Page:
ometimes, even I’m confused as to why I call some directors my favourites. Case in point – David Lean. Sometimes, I think I’m more besotted with the idea of David Lean that David Lean himself. Granted, I’ve never seen The Bridge on the River Kwai (which is loathsome, I know - stop judging me). Lawrence of Arabia is a technical marvel – but one which I do not love. A Passage to India is an excellent adaptation, but both it and its source leave me confused and Ryan’s Daughter is better left unremembered. It is only the oft forgotten Summertime (the Kate H. vehicle) and his other tale of lost love that I cite as necessities of my cinematic favourites. And yet, even though I would readily mention Doctor Zhivago as a favourite of mine I never feel particularly happy as I watch. Sure, it’s a tragedy – but perhaps it’s the fact that despite its length Doctor Zhivago is steadily on its way to a tragic ending that cannot be averted.
I love the foreshadowing in this shot, it looks as if Christie is looking at the couple...but she hasn't even met them yet
On the DVD for Doctor Zhivago Omar Sharif (what a talented man) spoke of it being one of the last epics from MGM, and it sure is a good way to go out because it certainly is epic. The film is based on Boris Pasternak's novel of the same name about a tale of tragic love in Russia. The scope of the film is daunting and the pace is definitely not rushed. Yet, there is nothing in Doctor Zhivago I’d call extraneous. David Lean is such a personal director; every shot is filled with such intimacy – the man knew how to excel in technicalities. But Doctor Zhivago is not devoid of emotion. In fact, the story’s emotional appeal is probably its ace. True, the basic story is rather simple – a love triangle between Sharif, Julie Christie and Geraldine Chaplin. But it’s not typical in the least. It’s less concerned with the machinations of the triangle and more interested in the fate of the other characters. And it’s a strongpoint of the film. In addition to the excellent threesome, we have Tom Courtenay, Alec Guinness, Rod Steiger and Ralph Richardson. True, with the most screen time Sharif comes across as strongest (what a shame he was ignored by the Academy) but Lean wants everyone to have their time to shine – and with so much time on his hands, he manages to do so.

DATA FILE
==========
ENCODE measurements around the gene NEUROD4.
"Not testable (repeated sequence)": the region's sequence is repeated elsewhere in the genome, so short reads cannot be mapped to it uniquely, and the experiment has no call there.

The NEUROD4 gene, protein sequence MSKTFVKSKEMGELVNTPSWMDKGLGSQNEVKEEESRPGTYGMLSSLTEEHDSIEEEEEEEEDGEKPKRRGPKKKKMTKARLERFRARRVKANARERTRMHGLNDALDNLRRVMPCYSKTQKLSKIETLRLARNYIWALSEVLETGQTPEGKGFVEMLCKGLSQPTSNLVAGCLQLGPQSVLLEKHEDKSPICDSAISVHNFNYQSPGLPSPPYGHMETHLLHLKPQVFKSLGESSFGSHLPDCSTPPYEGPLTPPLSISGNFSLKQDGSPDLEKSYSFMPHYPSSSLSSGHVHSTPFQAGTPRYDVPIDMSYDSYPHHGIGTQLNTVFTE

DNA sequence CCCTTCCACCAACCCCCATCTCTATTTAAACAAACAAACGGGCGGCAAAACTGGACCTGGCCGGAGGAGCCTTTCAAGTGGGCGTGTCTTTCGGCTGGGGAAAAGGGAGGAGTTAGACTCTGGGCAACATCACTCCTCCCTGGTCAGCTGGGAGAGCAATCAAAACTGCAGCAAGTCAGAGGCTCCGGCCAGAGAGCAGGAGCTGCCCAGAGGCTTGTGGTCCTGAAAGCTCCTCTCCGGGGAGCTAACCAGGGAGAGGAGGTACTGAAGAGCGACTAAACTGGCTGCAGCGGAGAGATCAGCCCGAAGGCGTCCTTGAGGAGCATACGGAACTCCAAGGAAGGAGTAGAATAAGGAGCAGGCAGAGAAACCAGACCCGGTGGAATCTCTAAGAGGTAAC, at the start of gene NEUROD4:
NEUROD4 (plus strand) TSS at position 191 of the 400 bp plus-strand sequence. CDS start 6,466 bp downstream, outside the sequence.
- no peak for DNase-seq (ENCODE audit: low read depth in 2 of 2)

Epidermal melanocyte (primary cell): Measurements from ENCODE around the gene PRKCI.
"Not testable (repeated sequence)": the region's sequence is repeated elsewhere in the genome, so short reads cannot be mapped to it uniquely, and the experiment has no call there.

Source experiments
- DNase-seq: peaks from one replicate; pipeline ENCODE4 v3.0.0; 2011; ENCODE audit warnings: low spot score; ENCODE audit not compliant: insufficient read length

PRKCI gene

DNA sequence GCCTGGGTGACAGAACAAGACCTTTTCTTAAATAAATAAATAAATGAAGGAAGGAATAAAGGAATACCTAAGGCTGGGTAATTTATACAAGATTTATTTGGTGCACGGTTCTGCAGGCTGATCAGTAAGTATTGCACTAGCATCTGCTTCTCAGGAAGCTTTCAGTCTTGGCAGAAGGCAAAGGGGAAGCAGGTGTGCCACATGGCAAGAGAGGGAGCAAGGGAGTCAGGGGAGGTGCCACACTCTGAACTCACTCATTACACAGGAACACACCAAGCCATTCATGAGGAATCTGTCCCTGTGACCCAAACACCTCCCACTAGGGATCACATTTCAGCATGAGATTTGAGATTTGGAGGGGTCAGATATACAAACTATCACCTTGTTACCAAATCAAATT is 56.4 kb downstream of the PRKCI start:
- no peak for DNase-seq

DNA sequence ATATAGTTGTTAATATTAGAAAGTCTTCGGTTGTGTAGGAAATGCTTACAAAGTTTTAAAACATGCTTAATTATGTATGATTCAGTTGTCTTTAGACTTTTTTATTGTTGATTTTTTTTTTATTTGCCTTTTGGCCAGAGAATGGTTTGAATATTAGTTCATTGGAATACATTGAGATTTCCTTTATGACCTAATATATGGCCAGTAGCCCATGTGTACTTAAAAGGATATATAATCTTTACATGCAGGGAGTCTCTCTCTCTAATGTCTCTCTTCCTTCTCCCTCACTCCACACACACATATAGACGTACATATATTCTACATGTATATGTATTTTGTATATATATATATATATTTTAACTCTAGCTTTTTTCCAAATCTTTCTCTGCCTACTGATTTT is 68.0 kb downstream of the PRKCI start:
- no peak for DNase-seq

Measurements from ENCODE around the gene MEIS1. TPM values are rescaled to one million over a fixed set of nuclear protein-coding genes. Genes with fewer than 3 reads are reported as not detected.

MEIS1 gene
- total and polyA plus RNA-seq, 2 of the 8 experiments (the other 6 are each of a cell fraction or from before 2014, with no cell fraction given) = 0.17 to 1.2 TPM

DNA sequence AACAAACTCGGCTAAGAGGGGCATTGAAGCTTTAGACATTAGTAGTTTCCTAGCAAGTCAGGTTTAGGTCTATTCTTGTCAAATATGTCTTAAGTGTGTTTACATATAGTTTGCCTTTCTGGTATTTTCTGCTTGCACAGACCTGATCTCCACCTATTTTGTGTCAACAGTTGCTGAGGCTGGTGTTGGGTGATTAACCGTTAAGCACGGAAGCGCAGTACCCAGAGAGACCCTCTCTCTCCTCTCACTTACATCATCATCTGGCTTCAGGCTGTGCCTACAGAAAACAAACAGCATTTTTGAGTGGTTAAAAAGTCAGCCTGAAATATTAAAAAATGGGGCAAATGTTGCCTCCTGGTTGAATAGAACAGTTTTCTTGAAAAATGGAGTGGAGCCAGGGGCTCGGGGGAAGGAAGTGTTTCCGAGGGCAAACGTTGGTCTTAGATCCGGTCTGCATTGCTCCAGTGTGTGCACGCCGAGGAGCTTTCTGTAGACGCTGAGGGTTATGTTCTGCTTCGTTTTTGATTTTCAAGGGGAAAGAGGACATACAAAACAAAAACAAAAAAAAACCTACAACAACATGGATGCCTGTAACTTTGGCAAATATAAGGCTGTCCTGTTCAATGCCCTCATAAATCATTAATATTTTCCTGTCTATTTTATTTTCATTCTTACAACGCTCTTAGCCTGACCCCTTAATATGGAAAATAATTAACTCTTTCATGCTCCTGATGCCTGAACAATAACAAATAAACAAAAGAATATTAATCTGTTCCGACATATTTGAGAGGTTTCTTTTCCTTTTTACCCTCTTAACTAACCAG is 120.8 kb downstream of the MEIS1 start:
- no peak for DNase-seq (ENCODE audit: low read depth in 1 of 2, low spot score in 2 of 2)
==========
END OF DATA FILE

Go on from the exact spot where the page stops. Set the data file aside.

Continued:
Most people probably know of Doctor Zhivago through its score, arguably the most popular film score – and really it is that good. It accents the film with a bittersweet tone that runs throughout, and it’s the same way with the actual film. If I really sit down and ponder on it, Doctor Zhivago is really quite depressing – two important deaths occur within the space of five minutes (one is not even on screen) and the thing we love called closure is never really forthcoming. In fact, after three hours of waiting I can understand why some would be less than pleased at the outcome of the "romance". But Lean is not as interested in giving us a “movie” as much as he wants to give us glimpses into the lives of people he treats with such honesty I wouldn’t deny them as authentic humans despite their obvious artificiality (they are literary characters, alone). I’m rarely moved to watch it in its entirety (though doing so last Friday was quite satisfying). But, like I remember it in spots, I think of lovely moments within the tragedy of Doctor Zhivago and I’m content. Like Julie Christie’s loveliness in a red dress, Omar Sharif’s son in a small role, an adlibbed slap from Rod Steiger, or a look of happiness as Sharif spots someone important while on a train. True – everything is leading up to that inevitable decisive tragedy – but I still think of Doctor Zhivago as a near perfect piece of art. It’s not any less worthy because it’s not pleasing on first glance. Below the surface there’s much to appreciate. and although at times it confuses me at the end of the day I know "...it is a gift..."
Listen to a sample of the score...